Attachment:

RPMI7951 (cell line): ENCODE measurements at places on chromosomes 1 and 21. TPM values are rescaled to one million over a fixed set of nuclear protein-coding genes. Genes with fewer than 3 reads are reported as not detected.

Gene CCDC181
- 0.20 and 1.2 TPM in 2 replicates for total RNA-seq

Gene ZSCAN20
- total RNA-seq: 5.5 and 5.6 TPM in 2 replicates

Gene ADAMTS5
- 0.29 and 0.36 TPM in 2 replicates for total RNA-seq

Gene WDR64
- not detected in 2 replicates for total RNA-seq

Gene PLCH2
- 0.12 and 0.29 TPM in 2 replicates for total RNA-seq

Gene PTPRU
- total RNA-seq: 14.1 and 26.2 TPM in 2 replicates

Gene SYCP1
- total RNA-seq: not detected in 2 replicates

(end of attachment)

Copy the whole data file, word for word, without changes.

RPMI7951 (cell line): ENCODE measurements at places on chromosomes 1 and 21. TPM values are rescaled to one million over a fixed set of nuclear protein-coding genes. Genes with fewer than 3 reads are reported as not detected.

Gene CCDC181
- 0.20 and 1.2 TPM in 2 replicates for total RNA-seq

Gene ZSCAN20
- total RNA-seq: 5.5 and 5.6 TPM in 2 replicates

Gene ADAMTS5
- 0.29 and 0.36 TPM in 2 replicates for total RNA-seq

Gene WDR64
- not detected in 2 replicates for total RNA-seq

Gene PLCH2
- 0.12 and 0.29 TPM in 2 replicates for total RNA-seq

Gene PTPRU
- total RNA-seq: 14.1 and 26.2 TPM in 2 replicates

Gene SYCP1
- total RNA-seq: not detected in 2 replicates